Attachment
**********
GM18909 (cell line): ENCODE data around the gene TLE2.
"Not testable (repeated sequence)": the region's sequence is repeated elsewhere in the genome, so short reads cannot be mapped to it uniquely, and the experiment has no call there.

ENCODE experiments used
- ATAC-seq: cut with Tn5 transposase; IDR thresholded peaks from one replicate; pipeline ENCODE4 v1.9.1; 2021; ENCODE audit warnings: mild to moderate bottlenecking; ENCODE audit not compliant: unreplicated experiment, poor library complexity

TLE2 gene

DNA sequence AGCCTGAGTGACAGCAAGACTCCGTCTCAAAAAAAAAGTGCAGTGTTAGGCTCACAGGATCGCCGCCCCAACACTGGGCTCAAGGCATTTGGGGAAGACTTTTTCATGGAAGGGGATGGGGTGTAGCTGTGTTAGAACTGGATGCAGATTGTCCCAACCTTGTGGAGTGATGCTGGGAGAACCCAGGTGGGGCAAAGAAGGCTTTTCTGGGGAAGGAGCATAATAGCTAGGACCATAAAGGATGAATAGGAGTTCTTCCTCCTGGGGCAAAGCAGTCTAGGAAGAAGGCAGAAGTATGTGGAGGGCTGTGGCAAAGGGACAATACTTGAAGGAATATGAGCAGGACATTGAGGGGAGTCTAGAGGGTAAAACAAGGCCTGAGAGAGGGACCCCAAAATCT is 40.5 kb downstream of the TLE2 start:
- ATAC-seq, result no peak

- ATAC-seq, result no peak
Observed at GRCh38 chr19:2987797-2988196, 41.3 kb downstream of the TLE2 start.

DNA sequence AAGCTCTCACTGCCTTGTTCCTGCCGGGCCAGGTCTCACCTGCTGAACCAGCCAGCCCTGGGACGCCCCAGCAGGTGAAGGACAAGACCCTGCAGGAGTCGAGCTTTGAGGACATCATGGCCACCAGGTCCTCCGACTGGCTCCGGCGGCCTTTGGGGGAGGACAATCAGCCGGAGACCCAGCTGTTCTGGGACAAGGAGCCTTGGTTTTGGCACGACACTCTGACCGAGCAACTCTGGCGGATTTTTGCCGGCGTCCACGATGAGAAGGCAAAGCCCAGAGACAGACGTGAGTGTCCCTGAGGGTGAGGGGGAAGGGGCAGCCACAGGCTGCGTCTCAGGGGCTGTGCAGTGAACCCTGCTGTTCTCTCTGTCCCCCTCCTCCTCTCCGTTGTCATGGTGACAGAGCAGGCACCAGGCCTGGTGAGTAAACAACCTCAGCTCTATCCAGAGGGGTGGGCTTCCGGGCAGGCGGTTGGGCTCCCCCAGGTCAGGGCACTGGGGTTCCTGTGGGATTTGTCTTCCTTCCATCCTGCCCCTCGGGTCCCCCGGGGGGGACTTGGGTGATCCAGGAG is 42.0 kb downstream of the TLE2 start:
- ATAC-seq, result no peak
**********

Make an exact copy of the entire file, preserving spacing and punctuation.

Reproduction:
GM18909 (cell line): ENCODE data around the gene TLE2.
"Not testable (repeated sequence)": the region's sequence is repeated elsewhere in the genome, so short reads cannot be mapped to it uniquely, and the experiment has no call there.

ENCODE experiments used
- ATAC-seq: cut with Tn5 transposase; IDR thresholded peaks from one replicate; pipeline ENCODE4 v1.9.1; 2021; ENCODE audit warnings: mild to moderate bottlenecking; ENCODE audit not compliant: unreplicated experiment, poor library complexity

TLE2 gene

DNA sequence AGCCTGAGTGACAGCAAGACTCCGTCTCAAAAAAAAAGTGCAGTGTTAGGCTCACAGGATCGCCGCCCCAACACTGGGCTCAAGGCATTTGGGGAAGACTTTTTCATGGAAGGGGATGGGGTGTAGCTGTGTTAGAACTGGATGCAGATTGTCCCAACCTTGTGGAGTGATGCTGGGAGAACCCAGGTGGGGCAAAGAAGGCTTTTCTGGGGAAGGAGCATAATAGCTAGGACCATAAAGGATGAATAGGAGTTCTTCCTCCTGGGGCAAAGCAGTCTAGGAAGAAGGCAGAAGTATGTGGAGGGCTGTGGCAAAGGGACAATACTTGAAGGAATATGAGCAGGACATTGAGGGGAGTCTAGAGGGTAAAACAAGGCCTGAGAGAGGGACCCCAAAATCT is 40.5 kb downstream of the TLE2 start:
- ATAC-seq, result no peak

- ATAC-seq, result no peak
Observed at GRCh38 chr19:2987797-2988196, 41.3 kb downstream of the TLE2 start.

DNA sequence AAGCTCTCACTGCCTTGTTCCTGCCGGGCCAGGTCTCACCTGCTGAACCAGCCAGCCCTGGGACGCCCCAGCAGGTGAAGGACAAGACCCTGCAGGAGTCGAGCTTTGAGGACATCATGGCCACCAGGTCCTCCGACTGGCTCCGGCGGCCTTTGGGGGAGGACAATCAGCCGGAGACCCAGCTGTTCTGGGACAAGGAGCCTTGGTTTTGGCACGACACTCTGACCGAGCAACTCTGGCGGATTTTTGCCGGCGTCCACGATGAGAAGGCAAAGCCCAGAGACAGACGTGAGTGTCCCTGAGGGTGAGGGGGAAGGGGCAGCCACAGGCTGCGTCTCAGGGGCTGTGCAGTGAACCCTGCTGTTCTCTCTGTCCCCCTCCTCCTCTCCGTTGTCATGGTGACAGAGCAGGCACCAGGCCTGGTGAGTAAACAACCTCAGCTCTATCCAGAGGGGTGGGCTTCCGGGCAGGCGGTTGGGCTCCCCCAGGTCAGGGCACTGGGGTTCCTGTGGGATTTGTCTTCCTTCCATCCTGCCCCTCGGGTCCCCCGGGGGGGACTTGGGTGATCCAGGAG is 42.0 kb downstream of the TLE2 start:
- ATAC-seq, result no peak